North Berkeley Synagogue Plan Takes a Big Step Forward; Moses Mayne Wins District 6 

So, is there going to be a casino on the former Oakland Army Base or isn't there?

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Tuesday's special election was held to fill the seat formerly held by Nate Miley, who left the council in January to join the Alameda County Board of Supervisors. It was the first such election after Measure I, a ballot measure Oakland voters passed last autumn which required the council to fill midterm vacancies by special election, rather than through appointments. In response to earlier concerns that special elections are generally costly and ignored by most voters, the final draft of Measure I had included several mechanisms designed to boost voter turnout; those put into place for Tuesday's election included the advent of touch-screen voting as well as the addition of a weeklong "early voting" period that allowed residents to cast ballots at several different sites. Did it work? Slightly over 20 percent of the district's registered voters turned out to vote--a relatively high percentage--although only about 400 residents took advantage of the early voting period. Still, it's not too shabby for a special election that fell right on the heels of the Florida fiasco--let's just hope Ward Allen doesn't claim that some of her supporters accidentaly voted for Pat Buchanan.


If you thought tax day was hard, imagine what it was like for those who work down at the local post office. Not only did mail sorters and carriers have all those thick envelopes and frazzled customers to deal with, they were still reeling from a hard-hitting management campaign to improve productivity, according to one Berkeley Post Office employee. The fed-up mail carrier, who asked to remain anonymous, forwarded us a list of "Poor Work Habits" that was allegedly handed out at the office, and we must say that any number of these complaints about employee work habits come off sounding rather petty. Our favorites include: "Wandering Around," "Going to Swing Room, Etc., for Coffee, Soft Drink, Etc.," and "Wasted Motion." But far be it for us to tell the post office how to do its job.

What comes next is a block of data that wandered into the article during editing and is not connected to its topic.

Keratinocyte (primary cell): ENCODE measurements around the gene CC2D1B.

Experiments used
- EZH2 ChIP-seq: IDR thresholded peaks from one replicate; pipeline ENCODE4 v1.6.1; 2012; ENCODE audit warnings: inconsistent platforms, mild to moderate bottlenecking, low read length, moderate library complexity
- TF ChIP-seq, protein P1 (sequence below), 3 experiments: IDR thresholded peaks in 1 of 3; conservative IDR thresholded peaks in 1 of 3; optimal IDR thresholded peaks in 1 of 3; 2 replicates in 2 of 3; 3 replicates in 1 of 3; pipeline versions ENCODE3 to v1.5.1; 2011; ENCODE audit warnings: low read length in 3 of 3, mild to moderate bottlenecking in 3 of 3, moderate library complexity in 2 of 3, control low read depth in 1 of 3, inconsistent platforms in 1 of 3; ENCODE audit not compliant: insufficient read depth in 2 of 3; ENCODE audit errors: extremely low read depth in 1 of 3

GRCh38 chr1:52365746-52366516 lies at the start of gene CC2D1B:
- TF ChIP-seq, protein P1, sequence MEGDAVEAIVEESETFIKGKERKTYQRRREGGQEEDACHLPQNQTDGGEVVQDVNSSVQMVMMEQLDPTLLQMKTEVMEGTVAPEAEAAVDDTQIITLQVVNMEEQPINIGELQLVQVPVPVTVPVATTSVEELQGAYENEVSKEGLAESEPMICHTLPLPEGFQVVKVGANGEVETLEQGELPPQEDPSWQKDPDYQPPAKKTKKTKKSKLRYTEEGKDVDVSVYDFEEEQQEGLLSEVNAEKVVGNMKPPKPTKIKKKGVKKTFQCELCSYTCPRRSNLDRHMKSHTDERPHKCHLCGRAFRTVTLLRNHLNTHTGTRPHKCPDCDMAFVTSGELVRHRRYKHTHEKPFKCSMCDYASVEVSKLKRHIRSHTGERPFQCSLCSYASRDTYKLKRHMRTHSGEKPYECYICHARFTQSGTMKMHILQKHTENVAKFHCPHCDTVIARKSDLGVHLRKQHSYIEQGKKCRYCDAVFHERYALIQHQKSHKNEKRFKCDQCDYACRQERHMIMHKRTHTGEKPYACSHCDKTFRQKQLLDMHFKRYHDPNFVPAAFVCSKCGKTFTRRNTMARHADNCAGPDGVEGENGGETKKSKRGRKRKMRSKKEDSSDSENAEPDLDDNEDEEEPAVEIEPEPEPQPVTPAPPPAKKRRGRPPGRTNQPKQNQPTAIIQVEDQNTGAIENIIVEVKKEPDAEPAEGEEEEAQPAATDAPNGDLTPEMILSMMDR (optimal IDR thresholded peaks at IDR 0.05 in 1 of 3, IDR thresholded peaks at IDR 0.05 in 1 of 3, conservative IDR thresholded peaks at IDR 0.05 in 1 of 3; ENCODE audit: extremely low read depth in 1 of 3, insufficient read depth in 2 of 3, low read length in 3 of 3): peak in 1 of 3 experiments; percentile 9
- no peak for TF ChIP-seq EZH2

So is the plan to build a casino at the former Oakland Army Base dead or not? The answer is as mysterious as the talks City Manager Robert Bobb has reportedly been having with as many as seven Indian tribes about the idea. At least the city's attempt to receive the parcel of land from the Army is on track: Earlier this month, the Oakland Base Reuse Authority (OBRA) voted to submit its plans for the reuse of half of the base to the Army, deciding on a flexible alternative that includes office space, high-end retail, a convention center, and a hotel as well as space for the Oakland Produce Market and a public park. The other half is to be utilized by the Port of Oakland.

In the past, OBRA plans have hit serious snags. The group had to rethink its plans last year when the San Francisco Bay Conservation and Development Commission (BCDC), the entity that oversees all things waterfront in the Bay Area, ruled that the entire base had to be devoted to Port of Oakland uses. After some impassioned pleas from Mayor Jerry Brown, among others, BCDC changed its mind and allowed Oakland to go ahead with its plans to develop half of the base--but only if the base switched parcels with the Port of Oakland. That meant that OBRA had to stop its work of six years and start over again, now with the other parcel of land in mind.

The plans that OBRA submitted to the Army don't include a casino--but they don't preclude the idea, either. The plans are basically an indication of what Oakland is going to do with the base once the military transfers ownership--a vague outline for the Army's benefit. The actual developments are going to be approved later by the Oakland Redevelopment Agency (ORA), once the city takes ownership of the land, which is expected to happen in Spring 2002.

In order for a casino to be approved, it would need to be discussed in an addition to the Environmental Impact Report prepared for the base, and then get an approval by ORA. But the casino is definitely not at the top of the list for the West Oakland Community Advisory Group (WOCAG), which advises OBRA from the community's point of view. The advisory group submitted its own plan of how the base should be used, a plan that included elements mostly absent in the final reuse plan--including a guarantee that the World War II administration building on the site be retained as a monument to the former use of the base. Advisory group member Ellen Wyrick Patterson jokingly suggested a tradeoff to the OBRA members as they packed up to leave the meeting, having already voted on the future of the base. "If you give me the administration building," she cried out to OBRA member and City Council president Ignacio De La Fuente, who by that time had hid his face in his hands, "I'll give you the casino! Won't we have a good time--it will be a real Fantasy Island!" Maybe Patterson has hit on the one way to save both--how about a casino in the administration building?


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